Imagine that you're sitting outside waiting on some tasty BBQ. There are a few clouds around, but nothing serious. Then, KABOOM a huge lightning strike causes an immediate change of clothing. That's what happened to a Colorado family recently.

This happened last week near Evergreen, Colorado.

Here's how the family described what happened:

We were at home grilling for dinner with some friends. Storms were moving in from the west, the camera faces east, as I was putting burgers on the grill I saw a flash and heard the crack of thunder at the same time. We turned and saw the smoke from the strike. About an hour later I looked to see if my Ring camera had captured the strike, and sure enough, it had.

I have to admit that I don't have any confirmation that there was a change of clothing required after this lightning strike, but I wouldn't blame them if they did.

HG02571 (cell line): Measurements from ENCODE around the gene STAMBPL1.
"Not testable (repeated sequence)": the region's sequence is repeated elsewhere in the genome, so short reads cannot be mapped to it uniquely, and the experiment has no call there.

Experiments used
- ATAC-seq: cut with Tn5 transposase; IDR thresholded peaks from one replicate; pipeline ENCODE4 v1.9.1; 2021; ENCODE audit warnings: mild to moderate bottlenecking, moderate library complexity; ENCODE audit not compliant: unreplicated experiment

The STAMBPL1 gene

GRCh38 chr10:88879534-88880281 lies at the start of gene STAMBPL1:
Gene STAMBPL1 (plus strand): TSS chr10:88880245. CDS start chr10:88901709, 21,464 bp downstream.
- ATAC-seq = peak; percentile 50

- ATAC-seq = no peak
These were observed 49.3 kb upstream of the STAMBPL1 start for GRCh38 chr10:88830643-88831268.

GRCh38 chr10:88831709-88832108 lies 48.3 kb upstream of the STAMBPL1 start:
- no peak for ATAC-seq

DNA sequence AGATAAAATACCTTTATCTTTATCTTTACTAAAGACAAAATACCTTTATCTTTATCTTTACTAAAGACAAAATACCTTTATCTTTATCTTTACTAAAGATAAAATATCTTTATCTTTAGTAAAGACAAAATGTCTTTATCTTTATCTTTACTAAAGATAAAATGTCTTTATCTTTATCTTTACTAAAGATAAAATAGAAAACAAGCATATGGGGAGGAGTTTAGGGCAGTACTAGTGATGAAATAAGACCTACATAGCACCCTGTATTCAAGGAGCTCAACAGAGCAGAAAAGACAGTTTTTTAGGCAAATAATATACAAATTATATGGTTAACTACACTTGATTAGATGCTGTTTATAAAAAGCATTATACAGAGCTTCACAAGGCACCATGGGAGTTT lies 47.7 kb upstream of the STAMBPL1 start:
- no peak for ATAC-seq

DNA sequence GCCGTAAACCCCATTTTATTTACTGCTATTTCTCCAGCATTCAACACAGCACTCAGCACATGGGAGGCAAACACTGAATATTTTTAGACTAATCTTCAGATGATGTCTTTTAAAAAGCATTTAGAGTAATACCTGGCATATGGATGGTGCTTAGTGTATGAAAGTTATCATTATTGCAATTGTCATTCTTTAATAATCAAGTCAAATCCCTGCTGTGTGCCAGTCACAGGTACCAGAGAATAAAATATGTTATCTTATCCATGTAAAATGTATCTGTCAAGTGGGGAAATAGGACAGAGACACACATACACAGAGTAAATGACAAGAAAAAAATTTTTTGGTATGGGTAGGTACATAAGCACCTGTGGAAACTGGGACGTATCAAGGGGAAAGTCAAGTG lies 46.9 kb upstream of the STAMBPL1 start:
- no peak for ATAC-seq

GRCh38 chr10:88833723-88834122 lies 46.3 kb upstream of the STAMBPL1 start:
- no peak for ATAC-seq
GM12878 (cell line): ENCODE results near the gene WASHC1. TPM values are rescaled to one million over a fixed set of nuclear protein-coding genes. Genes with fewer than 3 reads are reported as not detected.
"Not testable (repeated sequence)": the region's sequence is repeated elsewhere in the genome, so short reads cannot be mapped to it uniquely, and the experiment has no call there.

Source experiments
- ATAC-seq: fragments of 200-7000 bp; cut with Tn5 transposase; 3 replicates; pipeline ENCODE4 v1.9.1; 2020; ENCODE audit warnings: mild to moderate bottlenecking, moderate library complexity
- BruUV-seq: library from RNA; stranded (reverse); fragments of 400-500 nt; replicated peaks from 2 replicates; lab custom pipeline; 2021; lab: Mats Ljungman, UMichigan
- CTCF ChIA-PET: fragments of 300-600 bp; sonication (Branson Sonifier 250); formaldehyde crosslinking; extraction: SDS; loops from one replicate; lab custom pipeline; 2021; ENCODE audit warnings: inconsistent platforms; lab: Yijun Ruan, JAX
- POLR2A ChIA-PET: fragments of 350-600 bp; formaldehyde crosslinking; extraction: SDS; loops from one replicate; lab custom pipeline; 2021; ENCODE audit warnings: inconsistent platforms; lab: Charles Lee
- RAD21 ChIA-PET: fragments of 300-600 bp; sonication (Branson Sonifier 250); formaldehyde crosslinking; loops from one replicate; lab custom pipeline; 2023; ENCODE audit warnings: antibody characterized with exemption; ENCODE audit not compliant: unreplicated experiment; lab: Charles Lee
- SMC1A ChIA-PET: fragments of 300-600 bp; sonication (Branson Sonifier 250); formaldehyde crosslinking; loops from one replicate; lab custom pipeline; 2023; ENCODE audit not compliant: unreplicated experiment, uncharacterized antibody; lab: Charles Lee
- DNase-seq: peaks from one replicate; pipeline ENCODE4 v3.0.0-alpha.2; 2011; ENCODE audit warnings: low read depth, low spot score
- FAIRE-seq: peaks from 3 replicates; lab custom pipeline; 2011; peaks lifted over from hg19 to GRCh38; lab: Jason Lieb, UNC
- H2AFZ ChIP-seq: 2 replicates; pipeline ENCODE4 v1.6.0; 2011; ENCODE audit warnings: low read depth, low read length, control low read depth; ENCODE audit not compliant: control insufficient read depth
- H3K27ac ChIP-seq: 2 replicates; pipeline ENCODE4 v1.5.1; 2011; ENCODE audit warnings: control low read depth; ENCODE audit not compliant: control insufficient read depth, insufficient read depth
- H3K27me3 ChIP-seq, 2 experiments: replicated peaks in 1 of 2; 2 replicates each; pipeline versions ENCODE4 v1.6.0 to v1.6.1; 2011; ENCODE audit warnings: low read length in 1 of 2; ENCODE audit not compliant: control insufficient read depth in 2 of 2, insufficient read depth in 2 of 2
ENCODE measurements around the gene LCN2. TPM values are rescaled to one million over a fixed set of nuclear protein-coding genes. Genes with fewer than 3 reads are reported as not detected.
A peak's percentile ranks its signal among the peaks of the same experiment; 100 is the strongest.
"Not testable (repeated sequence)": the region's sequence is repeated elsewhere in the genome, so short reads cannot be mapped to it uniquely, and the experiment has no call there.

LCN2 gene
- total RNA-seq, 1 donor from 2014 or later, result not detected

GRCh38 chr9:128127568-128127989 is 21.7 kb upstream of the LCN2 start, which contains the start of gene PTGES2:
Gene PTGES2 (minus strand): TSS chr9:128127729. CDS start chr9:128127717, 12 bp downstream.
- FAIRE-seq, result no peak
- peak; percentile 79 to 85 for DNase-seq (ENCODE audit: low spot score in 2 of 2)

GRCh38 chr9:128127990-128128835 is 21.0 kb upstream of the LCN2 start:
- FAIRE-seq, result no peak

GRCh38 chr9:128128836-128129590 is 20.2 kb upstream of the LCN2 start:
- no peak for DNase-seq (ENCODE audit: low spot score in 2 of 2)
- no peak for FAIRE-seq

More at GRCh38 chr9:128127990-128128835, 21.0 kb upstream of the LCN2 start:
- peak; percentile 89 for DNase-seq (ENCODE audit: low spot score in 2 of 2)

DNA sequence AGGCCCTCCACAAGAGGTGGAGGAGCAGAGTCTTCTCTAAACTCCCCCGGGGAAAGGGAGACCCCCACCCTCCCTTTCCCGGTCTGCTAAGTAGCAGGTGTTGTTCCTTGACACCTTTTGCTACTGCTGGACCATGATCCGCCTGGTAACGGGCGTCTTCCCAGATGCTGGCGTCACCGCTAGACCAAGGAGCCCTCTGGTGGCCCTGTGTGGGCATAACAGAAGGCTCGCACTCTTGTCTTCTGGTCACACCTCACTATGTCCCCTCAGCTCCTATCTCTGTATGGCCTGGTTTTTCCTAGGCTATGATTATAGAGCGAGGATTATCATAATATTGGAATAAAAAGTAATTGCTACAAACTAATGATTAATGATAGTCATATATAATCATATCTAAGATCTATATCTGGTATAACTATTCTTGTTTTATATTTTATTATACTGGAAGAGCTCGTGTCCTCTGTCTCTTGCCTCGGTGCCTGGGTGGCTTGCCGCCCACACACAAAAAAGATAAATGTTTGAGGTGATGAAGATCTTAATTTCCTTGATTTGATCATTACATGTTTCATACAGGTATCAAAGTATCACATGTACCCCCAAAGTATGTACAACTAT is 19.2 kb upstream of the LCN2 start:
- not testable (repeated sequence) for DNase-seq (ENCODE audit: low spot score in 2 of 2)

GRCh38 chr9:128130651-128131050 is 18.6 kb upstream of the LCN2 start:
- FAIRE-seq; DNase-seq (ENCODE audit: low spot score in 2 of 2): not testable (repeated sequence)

How can you know that you're in danger of getting hit by lightning? Weather.gov provides some simple math when you hear thunder to determine how close lightning might be.

If you count the number of seconds between the flash of lightning and the sound of thunder, and then divide by 5, you'll get the distance in miles to the lightning: 5 seconds = 1 mile, 15 seconds = 3 miles, 0 seconds = very close.

Thought Co. adds some other danger signs to watch for including rapidly increasing clouds, distant thunder and any severe thunderstorm warnings. They add that there are signs that you're in danger of an imminent strike including hair on your arms standing up and a metallic taste in your mouth.

This Colorado family was very fortunate that they were not on the receiving end of this massive bolt.

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